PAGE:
Michael began running around the same time that he started his environmental and safety consulting business, M.B Amster and Associates. He found that his schedule afforded him flexibility to fit in his training. During this period of professional transition, running became a social outlet for him. Michael joined a local running group called the Heartbreak Hill Striders where he formed new friendships with fellow runners. Michael enjoyed the training structure as well as the social and motivational benefits of belonging to a running club.
Charities have always had a huge presence in the Boston Marathon. Michael got his first Boston number through a charity and ran well enough to then wonder, “What do I have to do to qualify?” Qualifying for Boston was now his goal. The fall after his first Boston Marathon, Michael traveled to Italy to run the Venice Marathon. This was when he ran his first Boston Qualifying time.
Since becoming a runner, Michael has competed in countless races. He has run the Mt. Washington Road Race, has completed two full and several half-Ironman races. He has finished a 50k trail ultramarathon. The 2015 Boston Marathon will be Michael’s 30th marathon and his 14th time running in Boston.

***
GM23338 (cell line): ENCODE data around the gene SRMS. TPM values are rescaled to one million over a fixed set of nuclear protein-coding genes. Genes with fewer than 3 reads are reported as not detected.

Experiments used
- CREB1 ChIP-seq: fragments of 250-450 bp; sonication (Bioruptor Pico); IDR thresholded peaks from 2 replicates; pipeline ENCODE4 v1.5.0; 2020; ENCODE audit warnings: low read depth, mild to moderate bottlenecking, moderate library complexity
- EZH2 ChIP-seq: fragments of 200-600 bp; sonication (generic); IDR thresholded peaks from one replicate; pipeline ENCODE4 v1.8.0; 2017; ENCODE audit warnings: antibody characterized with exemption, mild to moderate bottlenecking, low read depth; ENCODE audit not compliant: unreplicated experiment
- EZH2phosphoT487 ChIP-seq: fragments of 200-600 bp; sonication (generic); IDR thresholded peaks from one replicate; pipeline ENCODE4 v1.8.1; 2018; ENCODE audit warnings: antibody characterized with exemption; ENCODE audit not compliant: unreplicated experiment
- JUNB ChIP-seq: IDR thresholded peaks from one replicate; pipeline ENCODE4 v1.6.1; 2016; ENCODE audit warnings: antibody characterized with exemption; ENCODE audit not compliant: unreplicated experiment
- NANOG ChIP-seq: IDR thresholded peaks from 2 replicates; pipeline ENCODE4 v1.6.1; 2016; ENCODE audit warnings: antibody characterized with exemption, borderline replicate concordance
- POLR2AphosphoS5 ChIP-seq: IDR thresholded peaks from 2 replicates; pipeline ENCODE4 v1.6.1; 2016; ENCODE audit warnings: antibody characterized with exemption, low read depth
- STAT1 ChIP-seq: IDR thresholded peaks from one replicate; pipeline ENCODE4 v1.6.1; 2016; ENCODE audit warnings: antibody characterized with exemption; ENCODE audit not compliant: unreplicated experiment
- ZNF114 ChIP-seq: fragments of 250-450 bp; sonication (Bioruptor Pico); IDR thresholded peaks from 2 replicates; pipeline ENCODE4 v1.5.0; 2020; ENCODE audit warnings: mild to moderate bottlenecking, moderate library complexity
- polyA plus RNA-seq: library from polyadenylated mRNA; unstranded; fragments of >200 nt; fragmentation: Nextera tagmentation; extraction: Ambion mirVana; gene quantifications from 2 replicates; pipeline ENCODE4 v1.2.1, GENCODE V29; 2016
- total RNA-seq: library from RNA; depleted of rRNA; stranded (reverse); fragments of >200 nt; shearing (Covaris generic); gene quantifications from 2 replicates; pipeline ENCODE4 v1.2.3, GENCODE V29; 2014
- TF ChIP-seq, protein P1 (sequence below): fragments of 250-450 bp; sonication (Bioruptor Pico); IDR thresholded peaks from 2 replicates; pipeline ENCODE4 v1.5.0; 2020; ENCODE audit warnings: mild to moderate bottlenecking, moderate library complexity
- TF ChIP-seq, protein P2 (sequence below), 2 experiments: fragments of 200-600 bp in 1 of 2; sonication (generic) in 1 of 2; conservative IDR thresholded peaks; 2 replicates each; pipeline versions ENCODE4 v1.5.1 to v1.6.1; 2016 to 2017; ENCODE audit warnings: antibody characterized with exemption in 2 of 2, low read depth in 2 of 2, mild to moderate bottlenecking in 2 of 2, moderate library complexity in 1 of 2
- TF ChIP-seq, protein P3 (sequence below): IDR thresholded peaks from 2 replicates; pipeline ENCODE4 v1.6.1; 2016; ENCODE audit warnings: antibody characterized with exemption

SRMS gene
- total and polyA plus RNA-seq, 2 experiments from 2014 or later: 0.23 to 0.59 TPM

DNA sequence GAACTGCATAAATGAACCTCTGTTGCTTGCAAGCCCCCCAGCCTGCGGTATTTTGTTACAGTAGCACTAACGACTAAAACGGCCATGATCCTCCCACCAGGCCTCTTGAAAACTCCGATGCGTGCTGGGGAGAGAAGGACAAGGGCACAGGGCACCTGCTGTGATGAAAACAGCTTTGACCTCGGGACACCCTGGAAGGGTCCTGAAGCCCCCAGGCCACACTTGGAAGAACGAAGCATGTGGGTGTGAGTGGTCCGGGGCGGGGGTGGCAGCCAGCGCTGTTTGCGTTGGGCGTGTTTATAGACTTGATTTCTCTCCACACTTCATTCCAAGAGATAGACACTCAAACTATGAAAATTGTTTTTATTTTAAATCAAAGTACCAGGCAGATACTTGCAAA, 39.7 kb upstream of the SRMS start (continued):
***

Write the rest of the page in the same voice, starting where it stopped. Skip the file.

Even though Michael has run qualifying races for Boston many times, he has always chosen to partner with charities. He explains that charities play a huge role at Boston. Many people choose to participate by representing various charities at the race, making their training and racing efforts even more meaningful. Running for a charity is a chance to do something to help others while pursuing one’s own goals. When discussing the Boston marathon with other runners, people often ask, “What charity are you running for?” Participants are proud to be able to run for a charity team. Michael had run for other charities in the past, but when he discovered Project Purple, he felt that he had finally found a home. Because Project Purple is a runner-specific charity, Michael says, “They really understand runners and are so supportive of us.”
Michael’s interest in fundraising for Project Purple is personal. Michael lost his mother, Marilyn Gordon, to Pancreatic Cancer in 2002. She had become ill in the summer of 2001. Though her initial symptoms were vague, Michael had a premonition that whatever was ailing his mother was very serious. Marilyn received her official diagnosis of Pancreatic Cancer in the fall of 2001. Her condition declined rapidly and she passed away on April 22, 2002.